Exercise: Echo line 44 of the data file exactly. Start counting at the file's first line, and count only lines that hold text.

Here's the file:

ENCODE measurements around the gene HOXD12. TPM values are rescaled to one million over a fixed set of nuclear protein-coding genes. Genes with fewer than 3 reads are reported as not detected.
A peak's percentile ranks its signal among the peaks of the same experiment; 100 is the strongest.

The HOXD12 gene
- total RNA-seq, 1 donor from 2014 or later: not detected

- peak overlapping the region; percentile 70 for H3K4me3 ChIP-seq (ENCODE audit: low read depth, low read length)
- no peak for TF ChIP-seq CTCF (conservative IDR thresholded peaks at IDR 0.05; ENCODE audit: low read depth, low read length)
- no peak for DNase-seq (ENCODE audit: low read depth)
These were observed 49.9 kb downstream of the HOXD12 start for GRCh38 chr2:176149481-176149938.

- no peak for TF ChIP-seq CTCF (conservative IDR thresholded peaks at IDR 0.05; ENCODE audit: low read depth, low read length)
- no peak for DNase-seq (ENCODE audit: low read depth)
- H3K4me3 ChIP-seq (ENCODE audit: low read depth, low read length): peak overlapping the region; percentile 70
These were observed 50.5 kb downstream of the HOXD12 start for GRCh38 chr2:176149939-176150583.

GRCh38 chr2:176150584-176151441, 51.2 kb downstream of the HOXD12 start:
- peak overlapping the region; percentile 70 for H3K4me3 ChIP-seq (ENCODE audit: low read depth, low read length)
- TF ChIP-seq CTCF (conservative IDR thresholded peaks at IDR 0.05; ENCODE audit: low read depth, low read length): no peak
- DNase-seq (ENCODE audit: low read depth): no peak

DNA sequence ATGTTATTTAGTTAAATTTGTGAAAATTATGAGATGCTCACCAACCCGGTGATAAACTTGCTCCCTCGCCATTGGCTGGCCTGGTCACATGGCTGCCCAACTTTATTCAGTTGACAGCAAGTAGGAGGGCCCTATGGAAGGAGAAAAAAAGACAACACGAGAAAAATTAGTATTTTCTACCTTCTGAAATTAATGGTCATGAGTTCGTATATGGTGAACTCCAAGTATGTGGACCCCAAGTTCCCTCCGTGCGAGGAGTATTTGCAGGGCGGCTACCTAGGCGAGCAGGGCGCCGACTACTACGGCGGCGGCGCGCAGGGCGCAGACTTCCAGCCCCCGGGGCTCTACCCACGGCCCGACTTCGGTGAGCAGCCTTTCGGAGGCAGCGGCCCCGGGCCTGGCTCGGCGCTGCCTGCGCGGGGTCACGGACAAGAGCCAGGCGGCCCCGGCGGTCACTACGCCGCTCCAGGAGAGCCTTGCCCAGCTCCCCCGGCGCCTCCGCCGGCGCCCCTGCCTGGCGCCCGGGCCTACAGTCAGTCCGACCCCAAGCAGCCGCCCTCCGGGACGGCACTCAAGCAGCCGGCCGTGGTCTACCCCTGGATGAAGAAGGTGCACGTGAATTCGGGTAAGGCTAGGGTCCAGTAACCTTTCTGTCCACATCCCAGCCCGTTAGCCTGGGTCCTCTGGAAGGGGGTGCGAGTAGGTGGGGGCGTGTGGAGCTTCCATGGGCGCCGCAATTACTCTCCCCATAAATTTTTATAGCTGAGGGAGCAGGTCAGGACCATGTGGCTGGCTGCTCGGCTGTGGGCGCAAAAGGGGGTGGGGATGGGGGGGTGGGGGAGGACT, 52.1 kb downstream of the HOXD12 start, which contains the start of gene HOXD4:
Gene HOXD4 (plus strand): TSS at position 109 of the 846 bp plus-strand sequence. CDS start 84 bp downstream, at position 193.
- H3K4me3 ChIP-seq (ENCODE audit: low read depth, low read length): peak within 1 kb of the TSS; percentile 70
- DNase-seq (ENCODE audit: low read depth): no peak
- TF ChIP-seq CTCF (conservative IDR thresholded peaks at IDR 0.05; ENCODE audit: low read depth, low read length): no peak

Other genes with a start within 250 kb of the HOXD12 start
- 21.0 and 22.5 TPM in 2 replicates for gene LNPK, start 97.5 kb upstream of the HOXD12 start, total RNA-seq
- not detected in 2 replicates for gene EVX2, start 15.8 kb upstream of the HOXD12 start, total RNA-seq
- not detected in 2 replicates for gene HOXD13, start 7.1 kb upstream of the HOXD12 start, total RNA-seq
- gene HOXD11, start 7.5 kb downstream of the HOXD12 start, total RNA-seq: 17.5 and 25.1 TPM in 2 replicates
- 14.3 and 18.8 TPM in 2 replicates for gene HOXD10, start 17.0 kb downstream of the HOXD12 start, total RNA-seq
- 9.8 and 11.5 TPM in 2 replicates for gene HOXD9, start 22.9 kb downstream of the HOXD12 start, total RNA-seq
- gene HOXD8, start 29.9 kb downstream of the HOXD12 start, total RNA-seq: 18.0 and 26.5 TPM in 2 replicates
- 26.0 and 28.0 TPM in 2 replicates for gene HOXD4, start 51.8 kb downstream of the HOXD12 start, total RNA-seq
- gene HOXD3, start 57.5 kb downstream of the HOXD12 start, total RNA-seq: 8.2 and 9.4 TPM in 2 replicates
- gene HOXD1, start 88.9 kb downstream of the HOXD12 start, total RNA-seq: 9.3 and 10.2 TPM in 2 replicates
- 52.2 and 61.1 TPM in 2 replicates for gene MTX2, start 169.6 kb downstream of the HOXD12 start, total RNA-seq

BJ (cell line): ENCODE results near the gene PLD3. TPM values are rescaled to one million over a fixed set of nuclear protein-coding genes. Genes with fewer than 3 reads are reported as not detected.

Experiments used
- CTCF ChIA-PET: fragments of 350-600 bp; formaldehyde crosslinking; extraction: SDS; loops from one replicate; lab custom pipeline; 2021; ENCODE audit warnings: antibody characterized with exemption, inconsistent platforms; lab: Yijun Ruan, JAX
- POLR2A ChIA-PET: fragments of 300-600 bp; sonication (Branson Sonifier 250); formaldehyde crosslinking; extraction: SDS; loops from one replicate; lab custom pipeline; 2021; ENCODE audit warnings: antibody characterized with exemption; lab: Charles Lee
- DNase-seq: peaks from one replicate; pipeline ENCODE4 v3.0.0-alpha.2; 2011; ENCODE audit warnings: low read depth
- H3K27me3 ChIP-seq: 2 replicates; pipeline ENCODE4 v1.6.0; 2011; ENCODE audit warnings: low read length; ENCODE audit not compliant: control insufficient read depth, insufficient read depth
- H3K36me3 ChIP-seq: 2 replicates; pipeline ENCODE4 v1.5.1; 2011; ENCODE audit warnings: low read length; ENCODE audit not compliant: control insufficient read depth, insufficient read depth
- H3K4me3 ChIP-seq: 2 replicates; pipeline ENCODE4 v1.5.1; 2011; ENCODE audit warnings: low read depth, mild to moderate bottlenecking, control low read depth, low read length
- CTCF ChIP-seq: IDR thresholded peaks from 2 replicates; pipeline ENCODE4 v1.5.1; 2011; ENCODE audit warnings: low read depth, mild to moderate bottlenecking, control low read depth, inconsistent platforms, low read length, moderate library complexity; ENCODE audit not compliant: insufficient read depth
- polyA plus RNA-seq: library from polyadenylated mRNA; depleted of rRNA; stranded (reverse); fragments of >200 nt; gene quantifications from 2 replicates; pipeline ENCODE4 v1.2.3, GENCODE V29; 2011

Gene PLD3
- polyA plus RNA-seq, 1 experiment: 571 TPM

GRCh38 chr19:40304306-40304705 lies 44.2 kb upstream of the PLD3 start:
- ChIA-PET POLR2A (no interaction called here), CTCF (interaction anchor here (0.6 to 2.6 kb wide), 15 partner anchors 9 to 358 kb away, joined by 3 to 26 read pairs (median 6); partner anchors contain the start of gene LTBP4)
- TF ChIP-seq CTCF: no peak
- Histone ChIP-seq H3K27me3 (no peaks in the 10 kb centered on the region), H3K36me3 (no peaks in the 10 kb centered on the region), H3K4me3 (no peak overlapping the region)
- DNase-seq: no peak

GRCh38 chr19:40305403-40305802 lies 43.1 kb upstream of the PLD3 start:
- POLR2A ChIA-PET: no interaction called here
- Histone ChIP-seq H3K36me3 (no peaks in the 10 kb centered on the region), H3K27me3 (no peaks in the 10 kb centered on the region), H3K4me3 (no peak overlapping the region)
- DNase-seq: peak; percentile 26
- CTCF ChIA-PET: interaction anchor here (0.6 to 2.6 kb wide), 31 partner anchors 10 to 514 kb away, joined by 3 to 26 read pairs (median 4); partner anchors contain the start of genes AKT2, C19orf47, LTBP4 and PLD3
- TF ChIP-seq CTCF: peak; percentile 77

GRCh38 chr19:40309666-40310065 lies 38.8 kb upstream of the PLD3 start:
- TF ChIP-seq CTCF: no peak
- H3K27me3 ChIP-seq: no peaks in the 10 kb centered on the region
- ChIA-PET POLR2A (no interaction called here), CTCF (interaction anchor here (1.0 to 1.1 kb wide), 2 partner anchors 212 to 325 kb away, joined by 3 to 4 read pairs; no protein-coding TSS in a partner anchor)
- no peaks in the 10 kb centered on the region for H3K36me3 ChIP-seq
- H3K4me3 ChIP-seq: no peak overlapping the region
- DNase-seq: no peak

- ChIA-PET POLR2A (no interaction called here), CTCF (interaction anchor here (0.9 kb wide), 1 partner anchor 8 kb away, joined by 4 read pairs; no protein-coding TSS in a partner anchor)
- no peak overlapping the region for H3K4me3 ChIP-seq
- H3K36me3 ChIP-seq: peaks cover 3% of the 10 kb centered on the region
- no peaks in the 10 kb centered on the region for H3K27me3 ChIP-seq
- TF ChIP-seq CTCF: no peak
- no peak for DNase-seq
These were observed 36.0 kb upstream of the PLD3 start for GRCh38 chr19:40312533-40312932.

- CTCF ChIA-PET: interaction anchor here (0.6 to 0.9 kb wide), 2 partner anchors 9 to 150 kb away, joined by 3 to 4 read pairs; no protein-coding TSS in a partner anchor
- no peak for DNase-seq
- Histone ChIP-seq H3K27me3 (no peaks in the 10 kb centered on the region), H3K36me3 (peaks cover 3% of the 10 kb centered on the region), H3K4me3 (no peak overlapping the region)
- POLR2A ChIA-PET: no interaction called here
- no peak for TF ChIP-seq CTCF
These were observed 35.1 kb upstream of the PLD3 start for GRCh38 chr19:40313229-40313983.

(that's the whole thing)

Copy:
Gene PLD3